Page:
Sunday, May 29, 2011

Money, Money, Money

I got this in my inbox this morning from Dr. Douglass and his "Daily Dose." I have been saying that Versed in particular is used to fatten the profit margin for procedures. It's cheap to purchase, but the nursing costs for monitoring patients under the influence of Versed are astronomical. Same damn nurse, but once you are poisoned, they charge you more for them. Also the little CRNA that gets to shoot you up with it gets paid quite handsomely! (and wants more money)

All these colonoscopies? I think most of the time they are a waste of time and money. The risks out weigh the benefits unless you are already having a problem. That's my opinion. PTSD from sedation, perforation, infection all for a "simple" diagnostic tool. Not to mention the huge expense of this simple procedure which CAN be done without these risks. No sedation=no mental disorder and no perforations. It also means no MONEY for the CRNA, the nursing "levels of care" charges, the drug manufacturers and the Doc can't do as many per day. He/she will have to SLOW DOWN! Which leads me to this from Dr. Douglass's "Daily Dose"

Colon docs poop out

Most people would lose their jobs if they mentally clocked out hours before the end of the workday.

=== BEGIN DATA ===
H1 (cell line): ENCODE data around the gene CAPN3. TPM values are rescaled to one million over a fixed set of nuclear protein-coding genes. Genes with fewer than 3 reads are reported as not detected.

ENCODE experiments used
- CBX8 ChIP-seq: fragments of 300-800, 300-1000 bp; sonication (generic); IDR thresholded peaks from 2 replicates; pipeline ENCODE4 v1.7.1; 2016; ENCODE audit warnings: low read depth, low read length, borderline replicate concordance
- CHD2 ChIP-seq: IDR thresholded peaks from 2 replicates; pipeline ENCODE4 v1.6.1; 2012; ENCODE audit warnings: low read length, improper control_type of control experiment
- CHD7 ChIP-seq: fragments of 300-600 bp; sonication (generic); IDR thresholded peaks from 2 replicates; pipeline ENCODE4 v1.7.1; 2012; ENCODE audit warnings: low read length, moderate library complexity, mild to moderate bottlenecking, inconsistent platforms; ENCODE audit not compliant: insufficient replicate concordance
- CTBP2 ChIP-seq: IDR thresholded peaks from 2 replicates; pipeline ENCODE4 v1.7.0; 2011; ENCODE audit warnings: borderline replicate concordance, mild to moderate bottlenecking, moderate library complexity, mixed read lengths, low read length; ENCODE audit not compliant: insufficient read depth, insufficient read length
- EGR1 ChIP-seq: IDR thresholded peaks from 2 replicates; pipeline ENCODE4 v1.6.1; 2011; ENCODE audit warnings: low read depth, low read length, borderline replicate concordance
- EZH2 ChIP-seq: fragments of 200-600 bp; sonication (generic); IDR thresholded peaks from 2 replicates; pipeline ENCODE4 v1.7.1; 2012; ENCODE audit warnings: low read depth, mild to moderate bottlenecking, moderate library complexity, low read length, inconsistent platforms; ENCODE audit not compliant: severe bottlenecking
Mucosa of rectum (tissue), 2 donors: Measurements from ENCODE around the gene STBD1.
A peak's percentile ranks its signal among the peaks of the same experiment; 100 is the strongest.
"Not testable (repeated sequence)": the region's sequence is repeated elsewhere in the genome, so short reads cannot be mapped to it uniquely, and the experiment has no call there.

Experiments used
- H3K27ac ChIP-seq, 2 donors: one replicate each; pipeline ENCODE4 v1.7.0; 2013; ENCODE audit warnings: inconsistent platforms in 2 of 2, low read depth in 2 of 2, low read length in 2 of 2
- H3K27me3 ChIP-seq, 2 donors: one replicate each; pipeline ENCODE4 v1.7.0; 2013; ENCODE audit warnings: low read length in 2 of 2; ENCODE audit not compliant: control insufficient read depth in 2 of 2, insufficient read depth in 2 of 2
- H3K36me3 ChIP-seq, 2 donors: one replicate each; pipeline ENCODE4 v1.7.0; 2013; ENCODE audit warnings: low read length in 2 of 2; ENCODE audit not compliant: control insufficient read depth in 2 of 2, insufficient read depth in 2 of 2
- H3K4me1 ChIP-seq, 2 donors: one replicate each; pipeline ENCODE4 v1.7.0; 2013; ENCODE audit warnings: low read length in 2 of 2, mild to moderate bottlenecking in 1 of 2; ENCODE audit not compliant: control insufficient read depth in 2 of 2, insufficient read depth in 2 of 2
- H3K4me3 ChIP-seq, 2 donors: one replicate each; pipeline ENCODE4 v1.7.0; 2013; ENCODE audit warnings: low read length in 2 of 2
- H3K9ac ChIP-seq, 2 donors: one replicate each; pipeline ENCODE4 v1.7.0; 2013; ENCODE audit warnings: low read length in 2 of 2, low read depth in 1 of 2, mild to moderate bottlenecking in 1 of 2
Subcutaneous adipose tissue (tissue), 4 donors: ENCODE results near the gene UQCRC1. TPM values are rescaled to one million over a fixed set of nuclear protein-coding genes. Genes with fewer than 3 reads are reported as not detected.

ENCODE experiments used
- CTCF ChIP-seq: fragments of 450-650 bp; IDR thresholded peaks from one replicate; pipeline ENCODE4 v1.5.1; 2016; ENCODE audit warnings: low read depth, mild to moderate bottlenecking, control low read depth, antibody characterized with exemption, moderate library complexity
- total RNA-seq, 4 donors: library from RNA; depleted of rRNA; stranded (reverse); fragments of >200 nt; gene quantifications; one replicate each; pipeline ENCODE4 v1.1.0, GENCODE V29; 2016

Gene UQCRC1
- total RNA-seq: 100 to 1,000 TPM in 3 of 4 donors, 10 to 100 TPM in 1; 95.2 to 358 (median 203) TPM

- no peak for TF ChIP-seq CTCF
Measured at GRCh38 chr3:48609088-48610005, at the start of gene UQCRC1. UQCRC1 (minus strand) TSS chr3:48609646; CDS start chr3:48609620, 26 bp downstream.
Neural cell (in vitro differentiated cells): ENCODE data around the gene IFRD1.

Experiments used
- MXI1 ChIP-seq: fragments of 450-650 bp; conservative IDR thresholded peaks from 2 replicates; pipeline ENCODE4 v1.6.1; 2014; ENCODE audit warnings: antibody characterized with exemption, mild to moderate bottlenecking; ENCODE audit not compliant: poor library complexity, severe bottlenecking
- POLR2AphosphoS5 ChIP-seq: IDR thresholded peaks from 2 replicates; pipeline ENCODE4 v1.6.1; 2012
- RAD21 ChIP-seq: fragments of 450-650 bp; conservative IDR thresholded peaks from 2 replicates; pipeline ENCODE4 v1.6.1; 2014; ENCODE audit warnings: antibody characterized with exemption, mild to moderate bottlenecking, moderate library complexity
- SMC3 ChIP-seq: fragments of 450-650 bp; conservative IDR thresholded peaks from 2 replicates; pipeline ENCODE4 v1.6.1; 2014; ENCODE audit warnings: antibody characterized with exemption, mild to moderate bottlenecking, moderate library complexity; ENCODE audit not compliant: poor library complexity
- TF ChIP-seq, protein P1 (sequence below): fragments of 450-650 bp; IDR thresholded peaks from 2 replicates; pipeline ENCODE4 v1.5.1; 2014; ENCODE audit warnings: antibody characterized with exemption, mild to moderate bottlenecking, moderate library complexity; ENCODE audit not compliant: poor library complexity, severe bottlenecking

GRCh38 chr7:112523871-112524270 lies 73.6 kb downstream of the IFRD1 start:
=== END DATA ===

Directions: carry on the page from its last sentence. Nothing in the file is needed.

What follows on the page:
Imagine an accountant who always screws up numbers after lunch!

Yet it's perfectly acceptable in the world of medicine -- especially when it comes to the single most important cancer screening: the colonoscopy.

A new study confirms that docs get worse at this procedure as the clock winds down toward quittin' time – with some docs only half as good at the last procedure of the day as they are for the first.

Researchers tracked 28 endoscopists for four months, checking not only how many polyps they found per patient but how those numbers changed throughout the day.

They found that for each hour that passed, docs detected 4 percent fewer polyps.

But the clock isn't the only thing you need to watch -- you also need to look at your place in line, because researchers say docs detected 5 percent fewer polyps in each successive patient.

Docs that performed 12 procedures a day found only half the polyps in the last patients of the day as they did in the first, according to the study in the American Journal of Gastroenterology.

To make matters worse, this is a problem we've known about for years, but clearly no one is taking any steps to correct the problem.

Back in 2009, I told you about a study showing that docs who worked early in the morning found 27 percent more polyps than docs who performed the procedures after 8:30 a.m.

What's changed since then?

Not much, according to the new study.

Look, it's crazy that the time of your appointment could actually make a life-or-death difference, but the numbers don’t lie.

Since that's the reality, recognize it -- and in addition to making sure you pick an experienced and well-recommended doctor with a good track record, always schedule your appointment before breakfast.

Your rear guard,

William Campbell Douglass II, M.D


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